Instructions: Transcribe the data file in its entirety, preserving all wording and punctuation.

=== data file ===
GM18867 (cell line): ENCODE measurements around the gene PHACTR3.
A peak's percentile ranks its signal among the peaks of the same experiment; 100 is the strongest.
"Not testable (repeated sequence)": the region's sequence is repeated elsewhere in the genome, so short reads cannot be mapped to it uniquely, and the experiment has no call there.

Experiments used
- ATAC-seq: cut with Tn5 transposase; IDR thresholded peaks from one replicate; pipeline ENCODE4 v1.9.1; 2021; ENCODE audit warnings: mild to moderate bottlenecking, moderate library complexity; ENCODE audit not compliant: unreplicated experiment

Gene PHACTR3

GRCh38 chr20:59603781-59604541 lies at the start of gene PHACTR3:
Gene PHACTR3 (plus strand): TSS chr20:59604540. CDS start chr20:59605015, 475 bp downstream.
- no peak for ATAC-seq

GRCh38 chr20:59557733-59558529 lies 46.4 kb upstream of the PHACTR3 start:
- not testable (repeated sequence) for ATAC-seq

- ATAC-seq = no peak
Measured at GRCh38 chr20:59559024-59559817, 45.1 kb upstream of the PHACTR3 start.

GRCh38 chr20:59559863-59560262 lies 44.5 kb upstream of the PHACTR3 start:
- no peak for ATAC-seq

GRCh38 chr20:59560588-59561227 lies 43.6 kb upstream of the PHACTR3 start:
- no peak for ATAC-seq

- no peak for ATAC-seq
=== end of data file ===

GM18867 (cell line): ENCODE measurements around the gene PHACTR3.
A peak's percentile ranks its signal among the peaks of the same experiment; 100 is the strongest.
"Not testable (repeated sequence)": the region's sequence is repeated elsewhere in the genome, so short reads cannot be mapped to it uniquely, and the experiment has no call there.

Experiments used
- ATAC-seq: cut with Tn5 transposase; IDR thresholded peaks from one replicate; pipeline ENCODE4 v1.9.1; 2021; ENCODE audit warnings: mild to moderate bottlenecking, moderate library complexity; ENCODE audit not compliant: unreplicated experiment

Gene PHACTR3

GRCh38 chr20:59603781-59604541 lies at the start of gene PHACTR3:
Gene PHACTR3 (plus strand): TSS chr20:59604540. CDS start chr20:59605015, 475 bp downstream.
- no peak for ATAC-seq

GRCh38 chr20:59557733-59558529 lies 46.4 kb upstream of the PHACTR3 start:
- not testable (repeated sequence) for ATAC-seq

- ATAC-seq = no peak
Measured at GRCh38 chr20:59559024-59559817, 45.1 kb upstream of the PHACTR3 start.

GRCh38 chr20:59559863-59560262 lies 44.5 kb upstream of the PHACTR3 start:
- no peak for ATAC-seq

GRCh38 chr20:59560588-59561227 lies 43.6 kb upstream of the PHACTR3 start:
- no peak for ATAC-seq

- no peak for ATAC-seq